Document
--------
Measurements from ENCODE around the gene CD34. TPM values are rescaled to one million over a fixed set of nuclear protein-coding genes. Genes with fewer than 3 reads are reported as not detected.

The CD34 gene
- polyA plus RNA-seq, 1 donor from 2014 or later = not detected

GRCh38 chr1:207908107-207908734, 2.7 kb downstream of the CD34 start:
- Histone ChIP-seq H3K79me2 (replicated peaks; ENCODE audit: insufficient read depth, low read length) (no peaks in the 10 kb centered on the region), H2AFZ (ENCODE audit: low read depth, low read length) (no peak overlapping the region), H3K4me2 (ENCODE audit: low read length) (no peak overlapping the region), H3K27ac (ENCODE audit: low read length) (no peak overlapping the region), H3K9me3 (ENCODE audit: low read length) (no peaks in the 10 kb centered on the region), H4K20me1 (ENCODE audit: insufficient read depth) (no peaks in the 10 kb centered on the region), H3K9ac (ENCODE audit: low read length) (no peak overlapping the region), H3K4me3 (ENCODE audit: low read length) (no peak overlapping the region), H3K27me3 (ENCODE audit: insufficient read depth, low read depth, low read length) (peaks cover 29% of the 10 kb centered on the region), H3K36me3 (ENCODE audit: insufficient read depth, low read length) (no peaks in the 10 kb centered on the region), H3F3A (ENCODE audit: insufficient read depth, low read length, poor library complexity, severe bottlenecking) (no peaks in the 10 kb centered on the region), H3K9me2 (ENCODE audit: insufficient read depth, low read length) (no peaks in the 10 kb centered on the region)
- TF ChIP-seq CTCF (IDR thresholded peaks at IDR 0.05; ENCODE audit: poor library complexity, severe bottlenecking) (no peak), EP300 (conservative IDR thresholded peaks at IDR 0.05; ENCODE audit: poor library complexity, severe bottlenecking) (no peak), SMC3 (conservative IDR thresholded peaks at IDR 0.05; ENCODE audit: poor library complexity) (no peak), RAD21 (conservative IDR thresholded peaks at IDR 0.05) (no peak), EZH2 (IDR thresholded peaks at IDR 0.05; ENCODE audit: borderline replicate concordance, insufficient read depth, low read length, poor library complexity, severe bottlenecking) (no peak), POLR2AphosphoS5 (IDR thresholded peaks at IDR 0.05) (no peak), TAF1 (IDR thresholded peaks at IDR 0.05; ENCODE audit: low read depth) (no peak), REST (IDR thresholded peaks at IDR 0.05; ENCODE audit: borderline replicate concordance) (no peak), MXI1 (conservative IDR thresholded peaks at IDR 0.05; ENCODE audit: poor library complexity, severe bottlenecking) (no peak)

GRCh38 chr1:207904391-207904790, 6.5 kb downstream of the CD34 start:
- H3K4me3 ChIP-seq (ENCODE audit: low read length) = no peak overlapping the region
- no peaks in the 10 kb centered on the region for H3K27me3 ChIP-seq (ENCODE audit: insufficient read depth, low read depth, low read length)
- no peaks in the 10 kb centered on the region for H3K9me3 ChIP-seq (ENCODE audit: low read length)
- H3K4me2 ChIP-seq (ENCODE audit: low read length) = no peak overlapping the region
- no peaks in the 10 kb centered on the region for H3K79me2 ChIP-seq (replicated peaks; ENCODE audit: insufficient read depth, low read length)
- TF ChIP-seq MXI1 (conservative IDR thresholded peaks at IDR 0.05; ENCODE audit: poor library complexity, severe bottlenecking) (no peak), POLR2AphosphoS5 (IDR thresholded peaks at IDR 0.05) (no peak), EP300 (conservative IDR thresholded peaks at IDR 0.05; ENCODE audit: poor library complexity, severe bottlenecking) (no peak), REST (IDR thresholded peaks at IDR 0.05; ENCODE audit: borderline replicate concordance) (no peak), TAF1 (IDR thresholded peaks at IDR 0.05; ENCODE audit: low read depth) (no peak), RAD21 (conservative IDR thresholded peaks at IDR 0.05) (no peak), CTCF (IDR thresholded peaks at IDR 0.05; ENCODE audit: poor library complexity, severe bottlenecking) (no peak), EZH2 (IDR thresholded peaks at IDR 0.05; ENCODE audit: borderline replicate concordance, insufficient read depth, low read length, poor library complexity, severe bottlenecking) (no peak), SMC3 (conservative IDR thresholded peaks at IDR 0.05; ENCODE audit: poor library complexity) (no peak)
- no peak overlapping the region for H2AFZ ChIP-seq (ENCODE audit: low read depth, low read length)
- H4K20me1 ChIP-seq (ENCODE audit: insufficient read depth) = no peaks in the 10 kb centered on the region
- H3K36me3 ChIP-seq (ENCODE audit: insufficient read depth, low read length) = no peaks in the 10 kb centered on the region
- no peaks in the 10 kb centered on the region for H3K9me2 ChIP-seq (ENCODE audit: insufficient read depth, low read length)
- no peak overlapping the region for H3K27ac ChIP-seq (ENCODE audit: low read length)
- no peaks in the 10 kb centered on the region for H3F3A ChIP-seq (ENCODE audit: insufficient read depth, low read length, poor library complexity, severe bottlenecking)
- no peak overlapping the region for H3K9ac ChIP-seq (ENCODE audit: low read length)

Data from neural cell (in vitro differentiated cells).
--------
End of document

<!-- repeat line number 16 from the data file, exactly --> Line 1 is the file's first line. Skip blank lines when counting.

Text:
- H3K36me3 ChIP-seq (ENCODE audit: insufficient read depth, low read length) = no peaks in the 10 kb centered on the region